TTMA request accepted
NHTSA also has responded to TTMA's request that NHTSA consider requiring trailer manufacturers to identify the “model” of trailers using the DOT VIN code designation.
NHTSA has accepted this suggestion, but says that the “models” described by TTMA are more properly considered “types.” NHTSA is making an appropriate amendment to Section 579.24, adding a “type” field to the template, and amending the definition of “type” in Section 579.4(c) to specify, for trailers, that it refers to one of the 10 separate categories, the nine suggested by TTMA (van trailer, flatbed, trailer converter dolly, lowbed, dump, tank, dry bulk, live stock, boat, auto transporter, and other), plus recreational trailers.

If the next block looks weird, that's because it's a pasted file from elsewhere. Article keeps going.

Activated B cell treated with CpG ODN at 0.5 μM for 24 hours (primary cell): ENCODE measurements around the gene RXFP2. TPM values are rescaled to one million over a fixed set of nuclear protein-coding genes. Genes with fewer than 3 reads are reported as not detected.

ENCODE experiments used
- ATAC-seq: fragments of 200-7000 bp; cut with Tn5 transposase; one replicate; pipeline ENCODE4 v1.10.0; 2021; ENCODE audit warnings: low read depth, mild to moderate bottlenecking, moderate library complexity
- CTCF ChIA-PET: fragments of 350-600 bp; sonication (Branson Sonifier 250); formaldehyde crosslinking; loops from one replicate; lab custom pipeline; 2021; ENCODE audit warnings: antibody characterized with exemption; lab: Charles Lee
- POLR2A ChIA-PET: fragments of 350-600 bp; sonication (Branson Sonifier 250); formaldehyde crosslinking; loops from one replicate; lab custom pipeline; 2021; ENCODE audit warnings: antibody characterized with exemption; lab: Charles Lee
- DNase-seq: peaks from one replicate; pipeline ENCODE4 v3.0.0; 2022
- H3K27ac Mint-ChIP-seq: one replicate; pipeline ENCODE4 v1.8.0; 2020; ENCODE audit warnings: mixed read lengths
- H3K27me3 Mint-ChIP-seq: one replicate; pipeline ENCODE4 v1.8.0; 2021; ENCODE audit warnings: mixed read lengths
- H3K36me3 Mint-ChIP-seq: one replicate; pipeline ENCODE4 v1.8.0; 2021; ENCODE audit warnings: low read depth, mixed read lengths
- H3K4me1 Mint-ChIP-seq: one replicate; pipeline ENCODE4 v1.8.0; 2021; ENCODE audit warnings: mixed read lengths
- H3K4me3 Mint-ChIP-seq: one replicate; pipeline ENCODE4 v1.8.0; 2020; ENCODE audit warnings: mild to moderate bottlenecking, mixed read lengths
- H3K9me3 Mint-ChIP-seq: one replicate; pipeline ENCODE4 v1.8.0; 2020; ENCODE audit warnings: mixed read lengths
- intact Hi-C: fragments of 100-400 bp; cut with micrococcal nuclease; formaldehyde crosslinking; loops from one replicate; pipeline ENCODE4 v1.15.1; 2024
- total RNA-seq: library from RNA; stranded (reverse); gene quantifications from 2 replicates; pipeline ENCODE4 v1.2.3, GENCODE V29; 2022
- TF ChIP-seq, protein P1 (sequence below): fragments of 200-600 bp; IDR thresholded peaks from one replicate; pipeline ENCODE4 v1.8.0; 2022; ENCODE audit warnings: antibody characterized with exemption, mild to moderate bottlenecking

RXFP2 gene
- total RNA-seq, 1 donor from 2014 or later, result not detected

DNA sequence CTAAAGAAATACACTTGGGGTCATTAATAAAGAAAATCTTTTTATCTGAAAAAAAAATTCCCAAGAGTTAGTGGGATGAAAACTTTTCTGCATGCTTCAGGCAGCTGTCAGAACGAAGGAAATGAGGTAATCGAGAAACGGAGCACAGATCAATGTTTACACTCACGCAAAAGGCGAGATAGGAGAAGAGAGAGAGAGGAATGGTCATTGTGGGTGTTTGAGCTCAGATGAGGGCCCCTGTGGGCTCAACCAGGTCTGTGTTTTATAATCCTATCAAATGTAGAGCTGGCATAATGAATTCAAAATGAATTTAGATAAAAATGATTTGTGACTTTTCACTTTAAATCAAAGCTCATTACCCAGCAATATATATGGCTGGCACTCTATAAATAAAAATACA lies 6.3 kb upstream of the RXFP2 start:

NHTSA previously had required manufacturers to identify the “type” of light vehicles and of child restraint systems. The TTMA request has led NHTSA to conclude that it also would be appropriate to require manufacturers of medium-heavy vehicles and buses to identify the “type” of such vehicle. Viewed broadly, these types include truck, tractor, school bus as defined in 49 CFR 571.3, transit bus (a bus for local travel), coach (a bus for intercity travel), recreational vehicle (a motor vehicle other than a trailer that is designed and equipped for leisure travel), emergency vehicle (a motor vehicle, other than a light vehicle, designed for emergency service, such as fire fighting, ambulance, rescue, police use, and similar applications), and other (a medium heavy vehicle or bus not otherwise included in the types listed above). NHTSA is making appropriate amendments to Sections 579.22 and 579.4(c), and to the template for this category of vehicles.